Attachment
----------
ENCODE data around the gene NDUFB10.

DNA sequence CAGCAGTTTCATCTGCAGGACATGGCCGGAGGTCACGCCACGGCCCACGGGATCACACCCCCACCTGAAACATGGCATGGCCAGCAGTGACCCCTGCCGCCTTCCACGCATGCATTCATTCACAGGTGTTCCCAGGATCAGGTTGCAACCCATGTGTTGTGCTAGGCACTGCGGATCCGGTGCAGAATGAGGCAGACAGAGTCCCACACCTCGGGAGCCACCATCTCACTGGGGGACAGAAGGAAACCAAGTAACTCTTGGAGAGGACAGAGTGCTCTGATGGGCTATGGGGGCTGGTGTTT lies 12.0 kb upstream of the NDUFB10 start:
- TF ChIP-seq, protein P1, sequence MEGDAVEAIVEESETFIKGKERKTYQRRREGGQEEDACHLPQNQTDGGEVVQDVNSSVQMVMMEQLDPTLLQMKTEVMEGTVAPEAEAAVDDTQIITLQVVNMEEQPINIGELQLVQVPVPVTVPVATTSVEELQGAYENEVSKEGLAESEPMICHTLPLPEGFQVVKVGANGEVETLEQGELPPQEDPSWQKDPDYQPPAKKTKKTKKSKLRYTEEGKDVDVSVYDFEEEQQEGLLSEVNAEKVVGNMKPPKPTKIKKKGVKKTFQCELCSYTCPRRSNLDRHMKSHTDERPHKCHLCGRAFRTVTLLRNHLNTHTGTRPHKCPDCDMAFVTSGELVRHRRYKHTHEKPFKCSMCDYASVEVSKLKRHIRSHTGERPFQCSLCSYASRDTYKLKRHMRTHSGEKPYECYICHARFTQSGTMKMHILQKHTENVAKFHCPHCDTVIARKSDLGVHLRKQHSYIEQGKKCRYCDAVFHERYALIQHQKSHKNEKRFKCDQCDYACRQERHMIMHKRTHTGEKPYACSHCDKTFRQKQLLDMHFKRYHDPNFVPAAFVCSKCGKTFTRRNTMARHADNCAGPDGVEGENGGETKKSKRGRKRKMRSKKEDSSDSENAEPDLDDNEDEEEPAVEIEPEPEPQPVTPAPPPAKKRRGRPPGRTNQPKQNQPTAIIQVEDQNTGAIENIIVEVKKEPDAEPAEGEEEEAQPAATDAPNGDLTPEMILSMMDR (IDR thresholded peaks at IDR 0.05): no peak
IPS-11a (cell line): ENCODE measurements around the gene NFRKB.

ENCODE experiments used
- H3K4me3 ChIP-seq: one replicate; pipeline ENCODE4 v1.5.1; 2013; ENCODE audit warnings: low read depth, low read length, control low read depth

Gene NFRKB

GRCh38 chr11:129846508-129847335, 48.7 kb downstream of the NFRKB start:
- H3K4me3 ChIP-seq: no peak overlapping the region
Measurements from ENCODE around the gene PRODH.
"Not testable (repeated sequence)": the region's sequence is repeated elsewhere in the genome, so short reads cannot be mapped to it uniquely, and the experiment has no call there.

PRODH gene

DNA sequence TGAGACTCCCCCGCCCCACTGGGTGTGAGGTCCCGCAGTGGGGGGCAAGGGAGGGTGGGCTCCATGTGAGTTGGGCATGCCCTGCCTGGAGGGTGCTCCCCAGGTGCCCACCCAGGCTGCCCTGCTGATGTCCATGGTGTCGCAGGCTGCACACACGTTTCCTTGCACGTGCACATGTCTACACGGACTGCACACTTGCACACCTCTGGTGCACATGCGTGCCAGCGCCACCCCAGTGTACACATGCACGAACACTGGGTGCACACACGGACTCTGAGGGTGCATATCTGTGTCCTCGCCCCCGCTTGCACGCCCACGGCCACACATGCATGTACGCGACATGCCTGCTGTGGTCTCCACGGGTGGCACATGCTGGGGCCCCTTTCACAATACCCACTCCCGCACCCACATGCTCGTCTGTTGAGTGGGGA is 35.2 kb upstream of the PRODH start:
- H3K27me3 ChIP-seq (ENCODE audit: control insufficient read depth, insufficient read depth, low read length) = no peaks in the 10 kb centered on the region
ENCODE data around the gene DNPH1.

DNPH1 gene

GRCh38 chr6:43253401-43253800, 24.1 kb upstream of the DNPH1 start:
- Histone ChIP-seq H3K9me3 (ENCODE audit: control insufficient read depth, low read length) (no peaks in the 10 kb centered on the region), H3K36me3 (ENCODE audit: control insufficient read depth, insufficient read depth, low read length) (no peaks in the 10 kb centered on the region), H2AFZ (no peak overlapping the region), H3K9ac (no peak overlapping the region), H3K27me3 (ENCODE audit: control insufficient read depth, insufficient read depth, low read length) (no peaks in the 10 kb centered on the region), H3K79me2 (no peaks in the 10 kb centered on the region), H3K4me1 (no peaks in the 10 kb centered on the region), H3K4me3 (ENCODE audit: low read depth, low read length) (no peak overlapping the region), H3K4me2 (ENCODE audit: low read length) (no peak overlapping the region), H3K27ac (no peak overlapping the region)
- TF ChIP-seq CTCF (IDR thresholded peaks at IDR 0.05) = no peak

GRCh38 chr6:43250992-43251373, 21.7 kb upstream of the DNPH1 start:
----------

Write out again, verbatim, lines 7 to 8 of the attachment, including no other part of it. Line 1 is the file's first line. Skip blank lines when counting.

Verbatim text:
Gene NFRKB

GRCh38 chr11:129846508-129847335, 48.7 kb downstream of the NFRKB start: